For the past month or more, the three of us have struggled to open the “Merner Matter” to public review.
Through the use of multiple right-to-know requests, we have tried to let the sun shine in on the facts of this case, facts which now show that a man who did not live in a Lancaster legislative district ran for the House from that district, won, and then wrongly served for nine months.
Merner was sworn in on December 6, 2022 even though the Speaker’s Office in the House knew he was not qualified to hold the office, and even though there were repeated complaints about his doing so.
The elements of this disgraceful episode that most concern us are not those centered on the allegedly criminal behavior of Merner (he has been charged with a felony), but on the way in which the public’s right to know has been, and continues to be, trampled by the institutions of our government. The Department of Justice received an initial complaint about Merner’s non-resident status well before the date on which members of the House were to be sworn in. They investigated in secret, and then communicated their findings about Merner’s wrong doing to the Chief Operations Officer of the Legislature. He communicated their findings to the Speaker’s Office, but not the Democratic Office or the Senate, and the Speaker did nothing.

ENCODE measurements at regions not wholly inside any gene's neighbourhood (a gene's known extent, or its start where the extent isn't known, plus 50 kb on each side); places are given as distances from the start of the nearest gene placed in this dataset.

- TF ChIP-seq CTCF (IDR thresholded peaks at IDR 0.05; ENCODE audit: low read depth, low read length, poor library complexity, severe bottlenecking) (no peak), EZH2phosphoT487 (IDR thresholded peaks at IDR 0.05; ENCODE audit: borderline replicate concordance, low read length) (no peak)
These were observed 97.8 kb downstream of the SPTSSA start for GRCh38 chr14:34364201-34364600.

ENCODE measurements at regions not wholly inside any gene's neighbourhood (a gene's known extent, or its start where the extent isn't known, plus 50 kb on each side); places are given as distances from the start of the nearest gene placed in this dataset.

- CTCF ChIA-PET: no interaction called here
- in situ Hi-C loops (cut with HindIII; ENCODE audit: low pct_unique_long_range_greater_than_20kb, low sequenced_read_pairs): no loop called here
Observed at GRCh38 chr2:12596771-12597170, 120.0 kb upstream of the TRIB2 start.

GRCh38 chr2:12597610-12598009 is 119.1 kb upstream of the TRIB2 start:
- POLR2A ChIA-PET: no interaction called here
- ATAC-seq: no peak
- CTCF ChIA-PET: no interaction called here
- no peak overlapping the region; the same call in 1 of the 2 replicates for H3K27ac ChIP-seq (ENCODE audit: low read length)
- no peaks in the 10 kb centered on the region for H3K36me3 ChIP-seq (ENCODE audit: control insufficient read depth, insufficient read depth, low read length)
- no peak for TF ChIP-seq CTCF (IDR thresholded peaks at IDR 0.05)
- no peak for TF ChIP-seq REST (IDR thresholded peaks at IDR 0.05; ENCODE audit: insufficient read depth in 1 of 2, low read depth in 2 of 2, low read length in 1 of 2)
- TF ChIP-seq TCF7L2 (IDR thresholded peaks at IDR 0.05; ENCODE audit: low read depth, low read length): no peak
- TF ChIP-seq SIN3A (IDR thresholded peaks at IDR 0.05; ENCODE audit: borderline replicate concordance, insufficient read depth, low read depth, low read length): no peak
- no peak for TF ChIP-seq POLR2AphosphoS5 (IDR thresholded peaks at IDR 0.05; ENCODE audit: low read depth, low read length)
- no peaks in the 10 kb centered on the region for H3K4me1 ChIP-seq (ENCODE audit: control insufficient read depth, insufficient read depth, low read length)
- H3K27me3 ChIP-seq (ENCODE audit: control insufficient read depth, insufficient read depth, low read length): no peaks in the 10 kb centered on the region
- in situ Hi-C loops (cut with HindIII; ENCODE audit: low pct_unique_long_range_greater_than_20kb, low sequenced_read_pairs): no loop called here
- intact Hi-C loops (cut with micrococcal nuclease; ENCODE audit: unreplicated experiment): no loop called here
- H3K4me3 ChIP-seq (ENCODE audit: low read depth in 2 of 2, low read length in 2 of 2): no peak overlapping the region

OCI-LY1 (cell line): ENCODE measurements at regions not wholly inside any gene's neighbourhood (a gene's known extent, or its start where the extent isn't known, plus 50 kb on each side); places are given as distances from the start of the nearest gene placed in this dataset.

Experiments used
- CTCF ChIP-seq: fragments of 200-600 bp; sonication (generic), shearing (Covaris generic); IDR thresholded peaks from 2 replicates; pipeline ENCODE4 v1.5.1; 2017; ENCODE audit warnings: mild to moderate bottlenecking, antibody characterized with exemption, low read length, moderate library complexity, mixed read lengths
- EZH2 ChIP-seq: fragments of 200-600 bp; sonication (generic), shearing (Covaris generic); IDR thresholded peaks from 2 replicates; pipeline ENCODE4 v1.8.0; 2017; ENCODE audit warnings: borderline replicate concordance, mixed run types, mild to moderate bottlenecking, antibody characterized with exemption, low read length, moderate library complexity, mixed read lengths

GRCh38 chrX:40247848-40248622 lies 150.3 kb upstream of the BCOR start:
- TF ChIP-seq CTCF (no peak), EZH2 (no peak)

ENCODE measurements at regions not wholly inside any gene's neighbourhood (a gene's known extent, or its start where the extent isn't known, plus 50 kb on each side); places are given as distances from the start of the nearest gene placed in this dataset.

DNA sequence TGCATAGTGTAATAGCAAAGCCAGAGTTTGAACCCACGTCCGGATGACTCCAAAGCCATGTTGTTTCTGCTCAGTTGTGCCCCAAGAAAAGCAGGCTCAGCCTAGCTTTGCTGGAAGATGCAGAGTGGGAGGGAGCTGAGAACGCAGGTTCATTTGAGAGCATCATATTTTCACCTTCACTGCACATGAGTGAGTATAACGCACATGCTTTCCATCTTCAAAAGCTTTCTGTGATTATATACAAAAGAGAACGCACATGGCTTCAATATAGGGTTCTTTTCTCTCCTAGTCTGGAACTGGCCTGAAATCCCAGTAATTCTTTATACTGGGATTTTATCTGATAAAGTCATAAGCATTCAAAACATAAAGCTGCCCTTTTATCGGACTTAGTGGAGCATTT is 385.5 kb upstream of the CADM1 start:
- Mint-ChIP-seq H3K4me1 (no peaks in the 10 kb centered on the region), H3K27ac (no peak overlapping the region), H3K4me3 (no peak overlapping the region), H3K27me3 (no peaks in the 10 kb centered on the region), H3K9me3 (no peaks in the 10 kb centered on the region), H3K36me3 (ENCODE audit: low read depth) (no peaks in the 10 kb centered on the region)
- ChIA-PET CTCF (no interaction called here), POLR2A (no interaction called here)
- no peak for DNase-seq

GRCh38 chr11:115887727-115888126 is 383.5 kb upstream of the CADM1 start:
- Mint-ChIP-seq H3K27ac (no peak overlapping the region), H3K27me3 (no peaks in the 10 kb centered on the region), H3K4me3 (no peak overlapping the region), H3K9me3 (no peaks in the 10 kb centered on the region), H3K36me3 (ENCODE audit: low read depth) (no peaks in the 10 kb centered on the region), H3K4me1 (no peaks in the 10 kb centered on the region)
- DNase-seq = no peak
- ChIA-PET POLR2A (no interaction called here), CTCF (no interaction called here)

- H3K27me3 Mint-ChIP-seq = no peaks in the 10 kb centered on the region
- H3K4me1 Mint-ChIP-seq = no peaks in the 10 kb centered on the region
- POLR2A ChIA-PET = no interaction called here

The Speaker’s Office continued to do nothing until September, and as a result Merner voted on many issues of great importance to the State. Why did this happen? Who knew what was going on, and why did they permit it to continue. Did those who let this happen break any criminal laws? And why was the runner-up who got fewer votes but was qualified to serve as the rep from Lancaster not notified by the AG’s office and sworn in? Was the Secretary of State notified? Why did it take nine months for Merner to be removed?
These are not partisan inquiries. The answers will impact the public’s faith in our volunteer legislature, and the apparent honesty of our leaders and public institutions. We believe that these questions, and all the others like them, must be answered fully and quickly.
To that end, we believe that the way to proceed is to impanel a nonpartisan commission to investigate what happened, chaired by someone of exceptional reputation like recently retired Justice Gary Hicks.
The panel should be composed of experienced citizens with the power to subpoena documents and witnesses. There must be a balance between Republicans and Democrats, and at least three members should be independents. All parties involved (including the AG’s Office) must be required to make public their documents, writings and recordings. The commission must make its report quickly so that remedial steps may be taken, if required.
This is important work, yet there are forces that would prefer silence. Silence however is the enemy of the public’s rights. Now is the time New Hampshire must act.
Sen. Peter Hoe Burling (retired), Sen. Mark Hounsell (retired), Paul Twomey Esq.
Disclainer: The opinions expressed are those of the authors. InDepthNH.org takes no position on political matters.